It’s taken over two and a half years, but this week — with steely determination — I suffered through dusty eyes and the final 360 grit sanding of the last of four Buddha Bead poles and applied the first of several coats of tung oil to it.
Yes, the glossy, oily finish certainly looks luscious enough to eat before it gets wiped off and I’m totally satisfied with the end result, but what an emotional roller coastal trip for this sculpture from start to finish. (In actual fact, there is still the completion of the four bases to stand the poles in, but having finished the ten foot poles these bases will be “no sweat”.)
In March of 2008 I carved the first model of the Buddha Bead Poles and then set to work on the actual sculpture itself. But, as life would have it, the intervening years had me spending more time outside my little studio, than in it.
There was a large, ephemeral sand sculpture on the east coast of Tasmania, a relationship breakup, a 6 meter tall sculpture for Denmark, an emotional break down, five months of preparation for a series of lectures for Schumacher College in England, a rebuilding of my sense of self, and, twice around the world reconnecting with family, friends, colleagues and my sense of purpose. Travel time alone took nine months.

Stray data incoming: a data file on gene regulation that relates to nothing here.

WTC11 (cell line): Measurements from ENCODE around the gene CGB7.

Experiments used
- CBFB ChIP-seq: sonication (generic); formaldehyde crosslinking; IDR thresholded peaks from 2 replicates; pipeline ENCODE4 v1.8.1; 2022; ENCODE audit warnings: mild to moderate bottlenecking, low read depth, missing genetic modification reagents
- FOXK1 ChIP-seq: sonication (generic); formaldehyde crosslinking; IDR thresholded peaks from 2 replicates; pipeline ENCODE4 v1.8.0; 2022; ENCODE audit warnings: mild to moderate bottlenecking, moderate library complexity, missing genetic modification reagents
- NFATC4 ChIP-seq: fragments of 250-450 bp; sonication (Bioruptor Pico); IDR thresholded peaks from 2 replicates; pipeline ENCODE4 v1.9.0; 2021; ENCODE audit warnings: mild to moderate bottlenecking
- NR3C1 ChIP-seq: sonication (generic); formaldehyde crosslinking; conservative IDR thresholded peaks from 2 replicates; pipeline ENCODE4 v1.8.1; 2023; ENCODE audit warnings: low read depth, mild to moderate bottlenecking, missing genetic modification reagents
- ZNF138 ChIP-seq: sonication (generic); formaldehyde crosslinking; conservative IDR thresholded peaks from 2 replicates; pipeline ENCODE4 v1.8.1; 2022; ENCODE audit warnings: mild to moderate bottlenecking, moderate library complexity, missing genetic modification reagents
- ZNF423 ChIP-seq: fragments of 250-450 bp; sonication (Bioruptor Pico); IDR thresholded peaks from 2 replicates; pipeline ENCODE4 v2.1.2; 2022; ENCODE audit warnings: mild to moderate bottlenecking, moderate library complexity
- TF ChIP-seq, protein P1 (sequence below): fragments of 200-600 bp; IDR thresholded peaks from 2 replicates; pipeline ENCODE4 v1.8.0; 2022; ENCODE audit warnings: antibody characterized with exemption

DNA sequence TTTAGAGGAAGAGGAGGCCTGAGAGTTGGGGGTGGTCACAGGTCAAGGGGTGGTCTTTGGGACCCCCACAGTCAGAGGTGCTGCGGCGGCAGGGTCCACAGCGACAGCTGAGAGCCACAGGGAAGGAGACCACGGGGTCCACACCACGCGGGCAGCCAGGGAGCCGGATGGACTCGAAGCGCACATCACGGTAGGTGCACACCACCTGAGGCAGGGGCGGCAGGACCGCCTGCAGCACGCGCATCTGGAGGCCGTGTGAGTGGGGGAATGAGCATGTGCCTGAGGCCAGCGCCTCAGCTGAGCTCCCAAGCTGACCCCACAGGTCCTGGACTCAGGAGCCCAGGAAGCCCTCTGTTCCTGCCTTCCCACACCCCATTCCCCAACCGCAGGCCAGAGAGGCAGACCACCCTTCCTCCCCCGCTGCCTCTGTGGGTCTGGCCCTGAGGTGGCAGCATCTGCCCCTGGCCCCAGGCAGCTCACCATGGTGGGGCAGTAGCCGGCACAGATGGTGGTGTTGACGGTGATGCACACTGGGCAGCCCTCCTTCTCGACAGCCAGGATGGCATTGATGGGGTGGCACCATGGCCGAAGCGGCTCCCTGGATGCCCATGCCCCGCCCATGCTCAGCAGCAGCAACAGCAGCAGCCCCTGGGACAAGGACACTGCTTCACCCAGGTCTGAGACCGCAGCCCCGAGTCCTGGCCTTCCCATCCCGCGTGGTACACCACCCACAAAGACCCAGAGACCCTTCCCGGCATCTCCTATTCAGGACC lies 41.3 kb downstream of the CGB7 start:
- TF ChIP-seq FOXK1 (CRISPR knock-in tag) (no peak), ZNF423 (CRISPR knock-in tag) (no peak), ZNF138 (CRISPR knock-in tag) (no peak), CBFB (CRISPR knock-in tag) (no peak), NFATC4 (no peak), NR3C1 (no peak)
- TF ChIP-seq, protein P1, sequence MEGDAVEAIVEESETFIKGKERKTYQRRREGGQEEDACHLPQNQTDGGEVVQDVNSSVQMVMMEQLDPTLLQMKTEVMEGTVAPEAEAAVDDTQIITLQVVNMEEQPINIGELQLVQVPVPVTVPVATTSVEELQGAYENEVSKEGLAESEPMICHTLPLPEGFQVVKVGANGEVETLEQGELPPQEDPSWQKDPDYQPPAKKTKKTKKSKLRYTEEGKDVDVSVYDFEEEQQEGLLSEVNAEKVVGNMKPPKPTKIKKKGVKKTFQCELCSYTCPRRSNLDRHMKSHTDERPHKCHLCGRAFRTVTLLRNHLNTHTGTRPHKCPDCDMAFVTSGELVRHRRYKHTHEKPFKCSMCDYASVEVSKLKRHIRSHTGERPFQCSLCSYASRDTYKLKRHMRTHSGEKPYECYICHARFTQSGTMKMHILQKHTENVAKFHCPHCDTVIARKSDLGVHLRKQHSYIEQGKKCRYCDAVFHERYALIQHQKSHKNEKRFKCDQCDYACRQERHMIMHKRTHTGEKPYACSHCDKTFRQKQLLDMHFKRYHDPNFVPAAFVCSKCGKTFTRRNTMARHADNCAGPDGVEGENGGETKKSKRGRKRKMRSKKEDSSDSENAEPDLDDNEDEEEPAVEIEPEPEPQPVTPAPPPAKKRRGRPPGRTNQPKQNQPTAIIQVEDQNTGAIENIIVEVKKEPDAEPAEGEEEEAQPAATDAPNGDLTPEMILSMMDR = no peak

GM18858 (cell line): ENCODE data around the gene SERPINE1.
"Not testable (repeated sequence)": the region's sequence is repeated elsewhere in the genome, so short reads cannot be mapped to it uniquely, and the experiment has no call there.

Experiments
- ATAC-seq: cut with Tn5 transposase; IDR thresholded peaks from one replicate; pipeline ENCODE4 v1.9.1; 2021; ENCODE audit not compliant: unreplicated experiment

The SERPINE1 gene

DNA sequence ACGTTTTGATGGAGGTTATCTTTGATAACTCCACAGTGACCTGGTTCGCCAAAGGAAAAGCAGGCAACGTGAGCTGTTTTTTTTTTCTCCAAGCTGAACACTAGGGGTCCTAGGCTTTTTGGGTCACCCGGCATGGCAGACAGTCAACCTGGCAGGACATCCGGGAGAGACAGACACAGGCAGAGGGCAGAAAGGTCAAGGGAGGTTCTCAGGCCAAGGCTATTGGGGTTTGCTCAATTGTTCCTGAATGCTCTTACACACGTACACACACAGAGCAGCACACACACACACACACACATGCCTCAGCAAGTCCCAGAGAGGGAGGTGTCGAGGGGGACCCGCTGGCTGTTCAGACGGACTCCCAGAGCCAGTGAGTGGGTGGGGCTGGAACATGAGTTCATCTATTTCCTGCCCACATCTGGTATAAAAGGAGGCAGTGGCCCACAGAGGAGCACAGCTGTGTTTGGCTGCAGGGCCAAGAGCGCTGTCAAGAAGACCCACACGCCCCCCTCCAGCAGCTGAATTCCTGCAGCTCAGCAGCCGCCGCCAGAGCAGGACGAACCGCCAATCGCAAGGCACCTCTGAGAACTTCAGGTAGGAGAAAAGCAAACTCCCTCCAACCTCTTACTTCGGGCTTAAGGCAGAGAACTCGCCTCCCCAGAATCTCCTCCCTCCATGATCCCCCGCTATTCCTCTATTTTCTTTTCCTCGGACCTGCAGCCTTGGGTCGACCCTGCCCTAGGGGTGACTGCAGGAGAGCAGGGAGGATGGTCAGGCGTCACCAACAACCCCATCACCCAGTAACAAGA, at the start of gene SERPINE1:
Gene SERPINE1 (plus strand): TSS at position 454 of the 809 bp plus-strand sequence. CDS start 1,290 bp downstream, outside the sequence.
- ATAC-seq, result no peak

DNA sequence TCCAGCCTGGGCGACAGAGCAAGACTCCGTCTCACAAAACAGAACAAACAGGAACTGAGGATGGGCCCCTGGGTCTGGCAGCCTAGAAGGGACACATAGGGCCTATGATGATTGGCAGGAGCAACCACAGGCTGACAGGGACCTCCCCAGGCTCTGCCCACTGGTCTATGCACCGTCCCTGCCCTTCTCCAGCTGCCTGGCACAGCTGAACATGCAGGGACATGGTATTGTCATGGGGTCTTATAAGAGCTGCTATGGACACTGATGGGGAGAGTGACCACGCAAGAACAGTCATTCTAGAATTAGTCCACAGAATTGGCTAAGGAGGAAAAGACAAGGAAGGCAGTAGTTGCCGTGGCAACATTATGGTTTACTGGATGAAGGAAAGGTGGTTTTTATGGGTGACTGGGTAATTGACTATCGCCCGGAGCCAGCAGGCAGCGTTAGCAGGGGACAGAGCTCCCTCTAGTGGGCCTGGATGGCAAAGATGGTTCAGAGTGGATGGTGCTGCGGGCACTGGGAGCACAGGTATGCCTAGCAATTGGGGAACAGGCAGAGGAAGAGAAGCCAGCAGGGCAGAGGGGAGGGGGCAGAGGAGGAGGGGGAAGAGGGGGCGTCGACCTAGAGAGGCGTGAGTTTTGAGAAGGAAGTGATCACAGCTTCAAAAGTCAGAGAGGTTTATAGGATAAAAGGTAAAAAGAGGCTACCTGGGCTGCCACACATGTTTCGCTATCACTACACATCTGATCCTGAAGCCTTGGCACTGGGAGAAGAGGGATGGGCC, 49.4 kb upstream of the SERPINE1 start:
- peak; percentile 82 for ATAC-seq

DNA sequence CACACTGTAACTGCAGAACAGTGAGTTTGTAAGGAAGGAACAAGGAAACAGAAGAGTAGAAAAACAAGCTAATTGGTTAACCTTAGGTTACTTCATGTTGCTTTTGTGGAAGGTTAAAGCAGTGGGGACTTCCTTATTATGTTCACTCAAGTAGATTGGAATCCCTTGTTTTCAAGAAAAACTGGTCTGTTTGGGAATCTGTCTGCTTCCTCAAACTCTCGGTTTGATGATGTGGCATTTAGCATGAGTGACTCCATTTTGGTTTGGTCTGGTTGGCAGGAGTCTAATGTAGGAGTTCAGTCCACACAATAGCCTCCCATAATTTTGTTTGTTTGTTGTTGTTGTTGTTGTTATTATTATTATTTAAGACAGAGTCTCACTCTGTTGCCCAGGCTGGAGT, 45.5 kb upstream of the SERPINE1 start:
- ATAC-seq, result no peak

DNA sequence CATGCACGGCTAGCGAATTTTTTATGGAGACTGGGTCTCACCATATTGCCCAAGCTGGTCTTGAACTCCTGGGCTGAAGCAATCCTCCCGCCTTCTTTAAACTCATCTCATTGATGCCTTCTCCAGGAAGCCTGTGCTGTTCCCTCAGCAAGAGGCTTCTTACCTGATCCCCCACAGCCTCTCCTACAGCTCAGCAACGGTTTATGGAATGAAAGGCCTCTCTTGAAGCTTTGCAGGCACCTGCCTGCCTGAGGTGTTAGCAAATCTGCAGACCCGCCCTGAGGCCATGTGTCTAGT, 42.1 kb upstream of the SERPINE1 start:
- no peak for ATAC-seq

Needless to say,
despite the, at times, immense emotional pain experienced during these last two years, many invaluable lessons were gained about just who I am, what my limitations are, what steps I can take to lessen the impact on myself and others caused by my limitations, and, what I can genuinely offer the world through whatever skills I possess. Happiness, still elusive at times, drops down upon me often now.
And why? Basically, I have to parrot the Dalai Lama when he was asked how does one achieve happiness:
From my own limited experience I have found that the greatest degree of inner tranquility comes from the development of love and compassion. The more we care for the happiness of others, the greater our own sense of well-being becomes.
Needless to say,
after a day of tough love, what really heals is a soothing soak in a tub of epsom salts and bath oil while an image of the Buddha casts his loving gaze upon me; gently guiding me into a meditation on what the Dalai Lama speaks while my mind floats up through the leaves and greets the clouds.